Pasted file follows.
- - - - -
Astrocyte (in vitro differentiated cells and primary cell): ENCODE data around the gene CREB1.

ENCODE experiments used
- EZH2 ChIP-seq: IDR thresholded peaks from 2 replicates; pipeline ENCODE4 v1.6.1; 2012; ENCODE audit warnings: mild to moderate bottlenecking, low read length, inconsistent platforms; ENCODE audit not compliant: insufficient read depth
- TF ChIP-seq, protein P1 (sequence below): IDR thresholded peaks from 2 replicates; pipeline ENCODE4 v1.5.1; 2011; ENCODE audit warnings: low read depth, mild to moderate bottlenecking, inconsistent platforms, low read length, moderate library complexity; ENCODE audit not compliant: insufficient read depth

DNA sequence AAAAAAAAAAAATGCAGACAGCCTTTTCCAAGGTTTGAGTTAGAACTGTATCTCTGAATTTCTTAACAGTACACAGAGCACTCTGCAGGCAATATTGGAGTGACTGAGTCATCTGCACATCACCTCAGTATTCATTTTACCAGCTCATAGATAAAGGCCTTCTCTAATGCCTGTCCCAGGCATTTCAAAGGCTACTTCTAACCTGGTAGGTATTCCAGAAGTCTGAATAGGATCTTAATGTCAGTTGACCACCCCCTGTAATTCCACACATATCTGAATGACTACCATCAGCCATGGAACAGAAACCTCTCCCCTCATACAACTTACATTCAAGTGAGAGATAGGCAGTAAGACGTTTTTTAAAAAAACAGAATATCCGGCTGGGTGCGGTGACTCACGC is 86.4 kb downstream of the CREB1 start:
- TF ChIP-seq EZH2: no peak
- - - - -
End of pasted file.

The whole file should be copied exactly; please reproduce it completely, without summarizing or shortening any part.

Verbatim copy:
Astrocyte (in vitro differentiated cells and primary cell): ENCODE data around the gene CREB1.

ENCODE experiments used
- EZH2 ChIP-seq: IDR thresholded peaks from 2 replicates; pipeline ENCODE4 v1.6.1; 2012; ENCODE audit warnings: mild to moderate bottlenecking, low read length, inconsistent platforms; ENCODE audit not compliant: insufficient read depth
- TF ChIP-seq, protein P1 (sequence below): IDR thresholded peaks from 2 replicates; pipeline ENCODE4 v1.5.1; 2011; ENCODE audit warnings: low read depth, mild to moderate bottlenecking, inconsistent platforms, low read length, moderate library complexity; ENCODE audit not compliant: insufficient read depth

DNA sequence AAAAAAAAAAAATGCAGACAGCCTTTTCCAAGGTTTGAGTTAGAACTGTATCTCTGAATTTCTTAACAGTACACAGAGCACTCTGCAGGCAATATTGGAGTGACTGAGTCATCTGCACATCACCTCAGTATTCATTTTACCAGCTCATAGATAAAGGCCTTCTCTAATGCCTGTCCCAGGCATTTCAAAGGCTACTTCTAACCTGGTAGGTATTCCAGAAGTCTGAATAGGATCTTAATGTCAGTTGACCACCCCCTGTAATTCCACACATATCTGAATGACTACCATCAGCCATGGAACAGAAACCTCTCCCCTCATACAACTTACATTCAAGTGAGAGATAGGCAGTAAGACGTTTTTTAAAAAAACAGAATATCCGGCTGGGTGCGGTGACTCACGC is 86.4 kb downstream of the CREB1 start:
- TF ChIP-seq EZH2: no peak